The Full Wiki

More info on Fresco (windowing system)

Fresco (windowing system): Wikis

Advertisements

Note: Many of our articles have direct quotes from sources you can cite, within the Wikipedia article! This article doesn't yet, but we're working on it! See more info or our list of citable articles.

Encyclopedia

From Wikipedia, the free encyclopedia

Fresco
Berlin-windowing-system-screenshot.png
Developer(s) Various
Stable release 0.2 / 4-March-2003
Operating system Unix-like
Type Windowing system
License LGPL2
Website www.fresco.org

In computing, Fresco (formerly known as Berlin) is a windowing system. It was intended as a replacement for the X Window System. As of October 23, 2008, the last activity in the project's CVS repository was dated June 11, 2004. It is free software, licensed under the terms of the GNU Lesser General Public License (LGPL).

Contents

Scope

Fresco tried to use a different approach than most other user interface systems. Its scope was different from for instance the X Window System. In X, Xorg provides graphics and input drivers, drawing primitives (sometimes through extensions), and a network transparent way of using these. Fresco on the other hand aimed to provide the primitives and the network transparency, and in addition to provide the higher level widgets that a GUI toolkit in the X Window System would provide.

Core concepts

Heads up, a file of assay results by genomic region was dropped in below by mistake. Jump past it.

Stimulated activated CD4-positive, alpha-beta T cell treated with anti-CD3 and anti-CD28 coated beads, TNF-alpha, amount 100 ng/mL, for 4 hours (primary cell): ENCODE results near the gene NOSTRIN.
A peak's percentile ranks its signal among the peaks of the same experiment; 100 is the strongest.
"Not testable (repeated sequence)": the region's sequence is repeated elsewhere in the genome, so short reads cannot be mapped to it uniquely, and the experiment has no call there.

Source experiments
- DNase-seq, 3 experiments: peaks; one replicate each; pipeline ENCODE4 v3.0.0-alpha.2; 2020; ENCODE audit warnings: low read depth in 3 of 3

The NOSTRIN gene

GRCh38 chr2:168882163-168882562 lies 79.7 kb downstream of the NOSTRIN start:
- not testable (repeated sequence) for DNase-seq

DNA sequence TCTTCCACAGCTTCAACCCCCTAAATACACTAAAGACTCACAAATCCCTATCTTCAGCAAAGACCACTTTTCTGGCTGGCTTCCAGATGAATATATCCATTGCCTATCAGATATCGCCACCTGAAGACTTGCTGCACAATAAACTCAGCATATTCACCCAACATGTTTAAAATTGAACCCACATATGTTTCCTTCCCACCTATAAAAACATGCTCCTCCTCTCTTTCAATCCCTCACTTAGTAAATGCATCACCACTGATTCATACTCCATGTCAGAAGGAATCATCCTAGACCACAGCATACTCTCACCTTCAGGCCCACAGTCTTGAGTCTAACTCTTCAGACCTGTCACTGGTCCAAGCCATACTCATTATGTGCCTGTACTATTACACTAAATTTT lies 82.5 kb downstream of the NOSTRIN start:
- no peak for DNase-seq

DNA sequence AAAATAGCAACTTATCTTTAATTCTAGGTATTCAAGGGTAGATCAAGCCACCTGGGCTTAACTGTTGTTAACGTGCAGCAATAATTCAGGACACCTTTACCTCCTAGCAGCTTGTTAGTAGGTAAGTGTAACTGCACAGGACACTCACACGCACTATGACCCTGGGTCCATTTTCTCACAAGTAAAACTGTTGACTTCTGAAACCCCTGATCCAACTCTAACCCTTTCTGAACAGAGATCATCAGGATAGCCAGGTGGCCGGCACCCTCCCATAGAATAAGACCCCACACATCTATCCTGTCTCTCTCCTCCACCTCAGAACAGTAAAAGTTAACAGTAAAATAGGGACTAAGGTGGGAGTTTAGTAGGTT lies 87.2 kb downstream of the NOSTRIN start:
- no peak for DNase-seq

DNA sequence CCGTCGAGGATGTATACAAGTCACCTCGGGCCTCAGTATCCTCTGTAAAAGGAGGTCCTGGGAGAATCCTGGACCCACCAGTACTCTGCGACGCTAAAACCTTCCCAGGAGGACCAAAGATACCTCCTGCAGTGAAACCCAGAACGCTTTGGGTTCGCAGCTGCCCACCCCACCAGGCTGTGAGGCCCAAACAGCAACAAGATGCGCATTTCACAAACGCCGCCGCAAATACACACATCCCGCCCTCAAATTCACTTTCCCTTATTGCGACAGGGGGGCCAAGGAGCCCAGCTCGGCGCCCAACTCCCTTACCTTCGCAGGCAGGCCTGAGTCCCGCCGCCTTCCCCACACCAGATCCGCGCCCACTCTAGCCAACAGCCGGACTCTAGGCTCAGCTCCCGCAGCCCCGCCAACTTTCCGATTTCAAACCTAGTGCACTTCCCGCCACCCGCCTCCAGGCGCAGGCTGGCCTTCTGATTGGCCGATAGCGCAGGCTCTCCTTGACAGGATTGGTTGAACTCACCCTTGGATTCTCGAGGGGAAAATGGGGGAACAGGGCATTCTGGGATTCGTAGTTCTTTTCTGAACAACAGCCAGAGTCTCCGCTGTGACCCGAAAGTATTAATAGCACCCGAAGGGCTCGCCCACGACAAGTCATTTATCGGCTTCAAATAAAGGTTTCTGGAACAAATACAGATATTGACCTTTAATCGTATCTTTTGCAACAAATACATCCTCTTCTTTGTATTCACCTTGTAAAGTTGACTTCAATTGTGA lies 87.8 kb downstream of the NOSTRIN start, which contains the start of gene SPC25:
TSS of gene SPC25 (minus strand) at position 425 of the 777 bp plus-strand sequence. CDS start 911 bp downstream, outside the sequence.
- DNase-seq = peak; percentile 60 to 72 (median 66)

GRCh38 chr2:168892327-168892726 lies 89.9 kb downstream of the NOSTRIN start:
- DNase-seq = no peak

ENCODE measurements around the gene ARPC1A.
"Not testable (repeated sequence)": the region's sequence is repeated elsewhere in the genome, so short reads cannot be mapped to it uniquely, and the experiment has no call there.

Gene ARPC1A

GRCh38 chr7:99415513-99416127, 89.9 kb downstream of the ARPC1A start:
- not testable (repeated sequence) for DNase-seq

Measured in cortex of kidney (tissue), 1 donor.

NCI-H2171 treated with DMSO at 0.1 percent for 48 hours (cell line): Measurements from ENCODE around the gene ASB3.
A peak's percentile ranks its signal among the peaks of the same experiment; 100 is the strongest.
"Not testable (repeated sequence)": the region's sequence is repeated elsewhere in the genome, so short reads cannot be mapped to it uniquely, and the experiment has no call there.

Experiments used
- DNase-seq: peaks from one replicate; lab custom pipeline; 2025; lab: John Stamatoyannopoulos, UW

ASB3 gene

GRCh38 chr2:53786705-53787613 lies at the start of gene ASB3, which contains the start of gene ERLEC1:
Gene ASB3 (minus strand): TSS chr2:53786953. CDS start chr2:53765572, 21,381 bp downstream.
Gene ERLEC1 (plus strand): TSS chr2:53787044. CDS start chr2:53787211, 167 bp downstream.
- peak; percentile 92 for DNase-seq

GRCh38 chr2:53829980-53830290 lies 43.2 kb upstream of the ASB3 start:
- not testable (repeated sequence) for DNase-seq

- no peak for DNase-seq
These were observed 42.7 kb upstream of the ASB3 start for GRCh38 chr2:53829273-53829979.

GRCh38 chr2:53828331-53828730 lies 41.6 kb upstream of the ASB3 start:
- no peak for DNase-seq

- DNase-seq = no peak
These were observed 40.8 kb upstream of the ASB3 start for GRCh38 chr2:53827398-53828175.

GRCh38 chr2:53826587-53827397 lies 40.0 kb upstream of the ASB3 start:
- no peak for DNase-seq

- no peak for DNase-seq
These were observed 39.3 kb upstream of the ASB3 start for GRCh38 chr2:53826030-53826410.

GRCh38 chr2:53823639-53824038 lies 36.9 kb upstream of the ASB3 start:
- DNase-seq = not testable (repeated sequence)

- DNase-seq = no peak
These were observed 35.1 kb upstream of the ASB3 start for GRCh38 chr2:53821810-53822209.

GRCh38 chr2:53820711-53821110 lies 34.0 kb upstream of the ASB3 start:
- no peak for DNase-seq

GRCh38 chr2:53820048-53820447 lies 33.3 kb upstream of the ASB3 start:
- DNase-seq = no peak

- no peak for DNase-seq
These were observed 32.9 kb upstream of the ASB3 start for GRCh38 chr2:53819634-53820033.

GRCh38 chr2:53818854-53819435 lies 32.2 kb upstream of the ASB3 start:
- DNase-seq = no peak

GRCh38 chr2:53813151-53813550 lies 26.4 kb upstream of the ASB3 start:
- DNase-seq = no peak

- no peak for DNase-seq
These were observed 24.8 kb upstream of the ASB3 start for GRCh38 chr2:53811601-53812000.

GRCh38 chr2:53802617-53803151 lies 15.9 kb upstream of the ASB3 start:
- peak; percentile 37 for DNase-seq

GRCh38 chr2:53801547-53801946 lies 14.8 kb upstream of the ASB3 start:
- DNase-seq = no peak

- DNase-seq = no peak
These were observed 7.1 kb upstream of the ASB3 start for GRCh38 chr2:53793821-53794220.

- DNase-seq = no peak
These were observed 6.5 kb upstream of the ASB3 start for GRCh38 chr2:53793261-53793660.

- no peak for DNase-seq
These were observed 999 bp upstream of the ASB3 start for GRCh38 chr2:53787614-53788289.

A major difference with more traditional systems would have been that higher level widgets existed in a server side scene-graph. This resulted in reduced communication overhead between the application and the display server when manipulating the widgets, because the information needed to re-render the entire scene was there. Keeping the scene on the server also allowed more opportunities to leverage hardware acceleration. OpenGL rendering of everything including the widgets had been implemented, and leveraging more advanced future hardware should have been possible without having to rewrite the client applications.

Everything in the scene-graph was a CORBA Object, and able to be manipulated in a network transparent way. The higher level widgets were built out of lower level primitives in the same way a (remote) client app would. So everything was accessible through a consistent CORBA API.

Fresco tried to be device-independent and resolution-independent. Switching from the OpenGL renderer to the Postscript renderer for printing for instance, should yield identical results.

See also

External links

Advertisements

Advertisements






Got something to say? Make a comment.
Your name
Your email address
Message